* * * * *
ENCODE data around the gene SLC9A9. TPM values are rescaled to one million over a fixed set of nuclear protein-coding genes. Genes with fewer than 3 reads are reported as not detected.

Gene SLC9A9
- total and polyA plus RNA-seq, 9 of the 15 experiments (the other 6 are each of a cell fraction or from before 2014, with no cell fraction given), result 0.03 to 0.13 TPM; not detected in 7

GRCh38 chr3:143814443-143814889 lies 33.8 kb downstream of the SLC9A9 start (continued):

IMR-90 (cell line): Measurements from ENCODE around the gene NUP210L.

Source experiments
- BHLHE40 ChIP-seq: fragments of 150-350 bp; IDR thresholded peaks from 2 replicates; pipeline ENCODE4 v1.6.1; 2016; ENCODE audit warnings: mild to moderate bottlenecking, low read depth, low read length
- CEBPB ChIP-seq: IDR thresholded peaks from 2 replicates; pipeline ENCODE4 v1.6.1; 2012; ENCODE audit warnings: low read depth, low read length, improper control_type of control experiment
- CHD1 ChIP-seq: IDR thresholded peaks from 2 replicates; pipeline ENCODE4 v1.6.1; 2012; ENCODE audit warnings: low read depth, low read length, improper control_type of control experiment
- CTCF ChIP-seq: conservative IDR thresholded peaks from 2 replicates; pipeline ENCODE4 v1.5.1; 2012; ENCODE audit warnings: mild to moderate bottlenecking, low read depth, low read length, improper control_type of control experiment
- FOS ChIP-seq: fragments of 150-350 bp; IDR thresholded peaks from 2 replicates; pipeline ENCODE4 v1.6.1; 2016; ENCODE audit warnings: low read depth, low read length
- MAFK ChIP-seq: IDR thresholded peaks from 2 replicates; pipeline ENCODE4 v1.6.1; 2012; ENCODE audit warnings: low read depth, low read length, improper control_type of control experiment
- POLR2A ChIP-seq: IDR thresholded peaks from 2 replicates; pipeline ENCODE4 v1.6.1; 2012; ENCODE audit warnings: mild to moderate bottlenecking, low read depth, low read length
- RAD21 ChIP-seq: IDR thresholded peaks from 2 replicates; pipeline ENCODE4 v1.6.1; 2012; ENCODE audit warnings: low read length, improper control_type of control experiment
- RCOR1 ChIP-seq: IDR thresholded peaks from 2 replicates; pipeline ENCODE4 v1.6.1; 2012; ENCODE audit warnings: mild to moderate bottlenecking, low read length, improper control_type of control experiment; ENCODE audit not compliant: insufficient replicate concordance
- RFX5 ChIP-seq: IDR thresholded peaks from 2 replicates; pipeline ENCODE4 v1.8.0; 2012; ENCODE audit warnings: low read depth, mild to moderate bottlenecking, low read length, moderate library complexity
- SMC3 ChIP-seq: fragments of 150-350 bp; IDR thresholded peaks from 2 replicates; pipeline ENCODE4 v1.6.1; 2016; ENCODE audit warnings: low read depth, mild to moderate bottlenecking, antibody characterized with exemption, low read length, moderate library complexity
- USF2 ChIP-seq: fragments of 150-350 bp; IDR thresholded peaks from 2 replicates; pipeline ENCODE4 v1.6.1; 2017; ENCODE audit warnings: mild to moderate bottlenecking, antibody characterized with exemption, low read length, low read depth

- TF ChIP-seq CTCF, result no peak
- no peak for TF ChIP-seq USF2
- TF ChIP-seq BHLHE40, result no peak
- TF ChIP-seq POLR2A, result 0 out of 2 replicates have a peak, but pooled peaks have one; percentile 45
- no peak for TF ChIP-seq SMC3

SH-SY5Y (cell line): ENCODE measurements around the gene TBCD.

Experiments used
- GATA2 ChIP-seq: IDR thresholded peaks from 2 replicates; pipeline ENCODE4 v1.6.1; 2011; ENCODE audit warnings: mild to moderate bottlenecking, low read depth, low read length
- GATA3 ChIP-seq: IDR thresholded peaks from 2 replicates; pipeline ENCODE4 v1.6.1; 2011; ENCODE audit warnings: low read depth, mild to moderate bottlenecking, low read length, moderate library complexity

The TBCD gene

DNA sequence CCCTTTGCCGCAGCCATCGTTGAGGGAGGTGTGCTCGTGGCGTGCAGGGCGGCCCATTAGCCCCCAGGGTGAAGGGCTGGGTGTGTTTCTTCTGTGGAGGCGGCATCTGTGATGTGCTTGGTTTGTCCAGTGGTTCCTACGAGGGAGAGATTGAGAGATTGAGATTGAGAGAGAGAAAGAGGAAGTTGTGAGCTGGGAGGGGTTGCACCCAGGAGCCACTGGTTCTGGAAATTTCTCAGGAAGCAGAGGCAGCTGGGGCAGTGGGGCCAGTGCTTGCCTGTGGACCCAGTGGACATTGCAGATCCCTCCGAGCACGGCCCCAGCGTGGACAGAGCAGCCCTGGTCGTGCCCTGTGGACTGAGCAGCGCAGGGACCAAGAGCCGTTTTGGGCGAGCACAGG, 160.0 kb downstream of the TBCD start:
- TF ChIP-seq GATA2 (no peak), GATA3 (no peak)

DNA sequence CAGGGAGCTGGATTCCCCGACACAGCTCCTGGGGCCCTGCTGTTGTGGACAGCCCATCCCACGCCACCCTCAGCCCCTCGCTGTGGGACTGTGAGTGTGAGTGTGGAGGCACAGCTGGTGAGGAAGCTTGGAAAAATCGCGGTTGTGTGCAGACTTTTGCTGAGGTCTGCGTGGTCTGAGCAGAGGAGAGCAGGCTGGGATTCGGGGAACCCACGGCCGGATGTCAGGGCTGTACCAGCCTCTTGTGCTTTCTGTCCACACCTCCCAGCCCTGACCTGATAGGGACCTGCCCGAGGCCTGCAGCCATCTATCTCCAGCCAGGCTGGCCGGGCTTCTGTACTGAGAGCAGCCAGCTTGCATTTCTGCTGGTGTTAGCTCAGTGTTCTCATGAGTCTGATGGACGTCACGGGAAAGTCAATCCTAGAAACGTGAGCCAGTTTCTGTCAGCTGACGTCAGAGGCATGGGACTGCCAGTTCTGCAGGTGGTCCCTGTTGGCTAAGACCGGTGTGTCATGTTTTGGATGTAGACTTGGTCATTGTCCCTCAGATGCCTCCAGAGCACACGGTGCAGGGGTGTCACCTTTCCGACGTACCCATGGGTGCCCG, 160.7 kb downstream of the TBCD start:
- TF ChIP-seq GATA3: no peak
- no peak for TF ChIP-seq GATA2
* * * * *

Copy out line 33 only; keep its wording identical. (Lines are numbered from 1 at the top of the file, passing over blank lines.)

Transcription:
- no peak for TF ChIP-seq GATA2